Progressives, then, see society consisting of autonomous rights-bearing individuals which they group together under various rubrics of “common interest” such as gender, sexual orientation, ethnicity, and a host of others. Progressives believe—or at least say they believe—that such groups or “communities” live under siege by those who would take way their rights. Progressives pit every “community” against every other “community.” This way of thinking almost dispenses with “society” at all.
In contrast, most conservatives tend to overlook differences among individual Americans. Conservatives recognize that difference exist; they just believe that they was dwarfed in importance by the common interests that all individual or groups share.
We will take a look at several examples in separate short posts.
The recent example that stands out most is the supposed “war on women.” Progressives charge that conservatives not only oppose access to abortions, but also oppose access to birth control. “Opposing access” in this instance means refusing to require insurance companies or even tax payers to subsidize birth control. Sometimes Progressives spin the opposition as based upon religion. Other times they attribute it to sexism. Why any institution dominated by men—whether an insurance company, Congress, or the Supreme Court determine any individual woman's choices regarding birth control.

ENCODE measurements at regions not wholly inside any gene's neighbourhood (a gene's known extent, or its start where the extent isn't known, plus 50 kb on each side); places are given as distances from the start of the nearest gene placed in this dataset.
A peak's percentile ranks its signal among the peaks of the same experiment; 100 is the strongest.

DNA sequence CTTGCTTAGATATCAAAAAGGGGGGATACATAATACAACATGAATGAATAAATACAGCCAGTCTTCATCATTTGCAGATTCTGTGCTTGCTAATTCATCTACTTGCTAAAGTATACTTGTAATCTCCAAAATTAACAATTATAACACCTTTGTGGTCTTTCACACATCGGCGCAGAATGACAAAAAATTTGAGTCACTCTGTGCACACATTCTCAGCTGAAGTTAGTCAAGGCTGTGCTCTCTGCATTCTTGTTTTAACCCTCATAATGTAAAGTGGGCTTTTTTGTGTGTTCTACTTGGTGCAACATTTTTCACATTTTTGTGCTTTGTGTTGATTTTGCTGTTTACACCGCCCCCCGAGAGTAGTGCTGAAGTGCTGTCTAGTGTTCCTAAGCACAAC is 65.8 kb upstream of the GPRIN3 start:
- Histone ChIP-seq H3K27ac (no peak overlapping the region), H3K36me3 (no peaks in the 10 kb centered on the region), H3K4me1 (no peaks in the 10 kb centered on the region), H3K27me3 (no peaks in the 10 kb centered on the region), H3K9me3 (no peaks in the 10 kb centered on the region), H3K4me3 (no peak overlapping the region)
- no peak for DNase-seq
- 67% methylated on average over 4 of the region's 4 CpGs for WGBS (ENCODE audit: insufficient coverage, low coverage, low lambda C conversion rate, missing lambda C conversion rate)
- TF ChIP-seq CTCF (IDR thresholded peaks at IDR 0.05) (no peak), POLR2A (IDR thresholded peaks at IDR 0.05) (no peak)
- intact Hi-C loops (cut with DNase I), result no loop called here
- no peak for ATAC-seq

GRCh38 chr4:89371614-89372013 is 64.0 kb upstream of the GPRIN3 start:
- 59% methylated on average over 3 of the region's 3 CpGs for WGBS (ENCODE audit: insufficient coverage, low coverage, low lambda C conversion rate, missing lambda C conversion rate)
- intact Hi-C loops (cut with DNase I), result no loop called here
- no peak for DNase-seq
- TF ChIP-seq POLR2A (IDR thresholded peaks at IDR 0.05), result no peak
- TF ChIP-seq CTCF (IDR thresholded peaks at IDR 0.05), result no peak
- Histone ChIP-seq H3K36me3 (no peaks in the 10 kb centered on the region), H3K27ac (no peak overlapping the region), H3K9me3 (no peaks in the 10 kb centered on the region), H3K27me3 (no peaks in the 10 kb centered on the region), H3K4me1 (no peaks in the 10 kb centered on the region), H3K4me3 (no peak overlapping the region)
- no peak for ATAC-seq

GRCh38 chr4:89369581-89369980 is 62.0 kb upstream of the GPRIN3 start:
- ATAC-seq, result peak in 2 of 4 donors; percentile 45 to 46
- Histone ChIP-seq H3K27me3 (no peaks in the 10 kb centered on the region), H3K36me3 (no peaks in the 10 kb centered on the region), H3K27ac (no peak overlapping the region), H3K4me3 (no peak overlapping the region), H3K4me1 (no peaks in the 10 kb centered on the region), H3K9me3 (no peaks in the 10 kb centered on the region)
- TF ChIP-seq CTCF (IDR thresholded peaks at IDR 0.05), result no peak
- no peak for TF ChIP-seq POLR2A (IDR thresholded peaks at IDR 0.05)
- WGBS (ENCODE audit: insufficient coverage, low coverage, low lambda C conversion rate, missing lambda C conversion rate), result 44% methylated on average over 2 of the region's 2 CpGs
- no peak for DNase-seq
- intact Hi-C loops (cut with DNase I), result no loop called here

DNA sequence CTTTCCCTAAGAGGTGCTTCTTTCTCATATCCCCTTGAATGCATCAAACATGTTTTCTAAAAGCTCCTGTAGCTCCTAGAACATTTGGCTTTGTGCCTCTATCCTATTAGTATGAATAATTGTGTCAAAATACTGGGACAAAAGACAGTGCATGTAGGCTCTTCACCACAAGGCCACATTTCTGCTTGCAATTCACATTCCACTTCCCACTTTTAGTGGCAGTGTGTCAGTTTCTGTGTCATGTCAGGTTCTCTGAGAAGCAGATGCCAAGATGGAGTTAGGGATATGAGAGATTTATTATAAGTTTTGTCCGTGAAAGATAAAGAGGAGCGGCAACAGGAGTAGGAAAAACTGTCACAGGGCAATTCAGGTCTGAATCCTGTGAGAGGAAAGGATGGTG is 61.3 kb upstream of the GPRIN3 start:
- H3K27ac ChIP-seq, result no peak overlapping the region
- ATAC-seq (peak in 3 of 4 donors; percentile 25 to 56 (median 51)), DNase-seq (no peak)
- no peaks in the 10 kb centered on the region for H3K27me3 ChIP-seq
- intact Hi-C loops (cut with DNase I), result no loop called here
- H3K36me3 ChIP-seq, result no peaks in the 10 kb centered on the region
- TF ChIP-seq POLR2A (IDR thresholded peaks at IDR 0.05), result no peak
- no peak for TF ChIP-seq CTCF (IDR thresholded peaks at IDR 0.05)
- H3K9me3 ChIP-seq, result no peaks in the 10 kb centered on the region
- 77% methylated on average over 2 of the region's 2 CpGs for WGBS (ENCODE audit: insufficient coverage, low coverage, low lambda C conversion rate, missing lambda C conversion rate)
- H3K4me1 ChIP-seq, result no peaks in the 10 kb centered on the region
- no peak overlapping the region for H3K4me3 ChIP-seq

First, birth control and abortion are hardly issues that divide on the grounds of sex. Men find modern methods of birth control, including abortion, as almost as liberating for them as for women. No more unwanted pregnancies. No more financial support for an unplanned child. No more “shotgun weddings.”
Second, the progressive focus on birth control and abortion serves to narrow and minimize women. The horizons of most women extend beyond the narrow confines of reproduction services. Family budgets, national budgets, education policy, war and peace—all concern women as well as men.
Finally, this whole narrative ignores the greater common interest that men and women share. Men and women work together both as teams in the workplace and as partners in marriage. And there is nothing like the institution of marriage to demonstrate the shared common interest between men and women.
This perhaps explains why liberals attract more voter loyalty among single women while conservatives attract more electoral support from married women. Single women perhaps are less apt to recognize the interests that men and women share. Married women, engaged in the cooperative enterprise of marriage and family formation, seem less susceptible to rhetoric about the “war on women.”